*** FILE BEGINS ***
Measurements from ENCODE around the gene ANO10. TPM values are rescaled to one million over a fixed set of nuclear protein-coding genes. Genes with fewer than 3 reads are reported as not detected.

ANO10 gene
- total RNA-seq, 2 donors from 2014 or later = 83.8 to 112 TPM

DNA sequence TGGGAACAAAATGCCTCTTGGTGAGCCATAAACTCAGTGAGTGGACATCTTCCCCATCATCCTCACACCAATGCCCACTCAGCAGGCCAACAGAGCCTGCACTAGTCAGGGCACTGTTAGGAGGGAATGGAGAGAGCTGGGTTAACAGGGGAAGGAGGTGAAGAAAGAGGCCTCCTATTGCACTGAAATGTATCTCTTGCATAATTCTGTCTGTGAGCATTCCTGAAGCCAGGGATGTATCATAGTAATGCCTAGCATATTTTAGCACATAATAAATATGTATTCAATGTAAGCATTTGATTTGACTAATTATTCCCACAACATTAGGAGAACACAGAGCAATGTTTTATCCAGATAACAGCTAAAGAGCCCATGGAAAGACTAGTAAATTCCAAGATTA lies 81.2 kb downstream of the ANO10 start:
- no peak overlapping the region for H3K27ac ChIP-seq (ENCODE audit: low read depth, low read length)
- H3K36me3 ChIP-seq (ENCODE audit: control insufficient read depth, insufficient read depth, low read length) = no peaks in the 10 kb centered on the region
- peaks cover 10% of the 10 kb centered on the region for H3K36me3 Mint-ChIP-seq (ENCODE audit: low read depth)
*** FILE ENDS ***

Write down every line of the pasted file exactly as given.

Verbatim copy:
Measurements from ENCODE around the gene ANO10. TPM values are rescaled to one million over a fixed set of nuclear protein-coding genes. Genes with fewer than 3 reads are reported as not detected.

ANO10 gene
- total RNA-seq, 2 donors from 2014 or later = 83.8 to 112 TPM

DNA sequence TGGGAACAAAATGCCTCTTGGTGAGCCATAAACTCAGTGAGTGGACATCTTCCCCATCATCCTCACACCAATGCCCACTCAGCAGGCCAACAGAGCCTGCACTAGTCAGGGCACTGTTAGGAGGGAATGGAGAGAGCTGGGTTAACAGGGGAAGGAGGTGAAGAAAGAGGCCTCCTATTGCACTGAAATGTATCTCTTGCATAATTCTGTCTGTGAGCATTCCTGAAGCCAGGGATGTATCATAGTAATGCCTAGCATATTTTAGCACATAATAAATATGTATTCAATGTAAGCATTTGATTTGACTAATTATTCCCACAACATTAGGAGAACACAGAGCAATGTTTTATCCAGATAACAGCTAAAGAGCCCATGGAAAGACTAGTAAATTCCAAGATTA lies 81.2 kb downstream of the ANO10 start:
- no peak overlapping the region for H3K27ac ChIP-seq (ENCODE audit: low read depth, low read length)
- H3K36me3 ChIP-seq (ENCODE audit: control insufficient read depth, insufficient read depth, low read length) = no peaks in the 10 kb centered on the region
- peaks cover 10% of the 10 kb centered on the region for H3K36me3 Mint-ChIP-seq (ENCODE audit: low read depth)